As markets and regulatory tasks become increasingly global, forms of private international regulatory cooperation are emerging along with – or sometimes as a replacement for – inter-governmental cooperation. In a number of settings, traditional forms of public intervention are facing enormous difficulties in coping with certain policy problems. The weaknesses of public regulation emerge more specifically at the transnational level where difficulties to coordinate, inconsistencies between standard setting and enforcement, divergences between administrative and judicial enforcement and within the latter among domestic courts make inter-state regulatory co-operation an insufficient response. This case study deals with the fast development of transnational private regulation and some related challenges.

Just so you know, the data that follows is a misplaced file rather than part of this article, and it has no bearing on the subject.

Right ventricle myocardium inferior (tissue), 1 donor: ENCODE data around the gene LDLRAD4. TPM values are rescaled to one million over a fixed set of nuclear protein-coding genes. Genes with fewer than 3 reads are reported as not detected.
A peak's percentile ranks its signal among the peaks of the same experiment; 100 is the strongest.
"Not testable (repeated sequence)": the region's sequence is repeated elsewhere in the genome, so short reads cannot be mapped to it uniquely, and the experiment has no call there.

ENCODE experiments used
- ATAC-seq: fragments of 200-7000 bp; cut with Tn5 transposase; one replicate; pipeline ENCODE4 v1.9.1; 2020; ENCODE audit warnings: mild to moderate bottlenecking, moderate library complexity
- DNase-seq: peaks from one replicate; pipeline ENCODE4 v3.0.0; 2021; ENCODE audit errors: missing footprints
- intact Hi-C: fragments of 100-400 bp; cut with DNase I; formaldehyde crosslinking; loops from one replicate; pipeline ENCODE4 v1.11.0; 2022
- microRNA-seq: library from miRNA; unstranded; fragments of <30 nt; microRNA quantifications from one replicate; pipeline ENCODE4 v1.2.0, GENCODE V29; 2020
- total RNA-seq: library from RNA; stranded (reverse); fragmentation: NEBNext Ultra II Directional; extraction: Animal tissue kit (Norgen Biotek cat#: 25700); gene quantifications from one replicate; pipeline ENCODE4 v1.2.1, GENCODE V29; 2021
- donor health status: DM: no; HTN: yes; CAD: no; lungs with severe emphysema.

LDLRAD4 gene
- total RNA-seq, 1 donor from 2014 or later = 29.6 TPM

The case study on transnational private regulation was developed by Fabrizzio Cafaggi, Andrea Renda and Rebecca Schmidt in the framework of the Hague Institute for the Internationalisation of Law (HIIL) Project.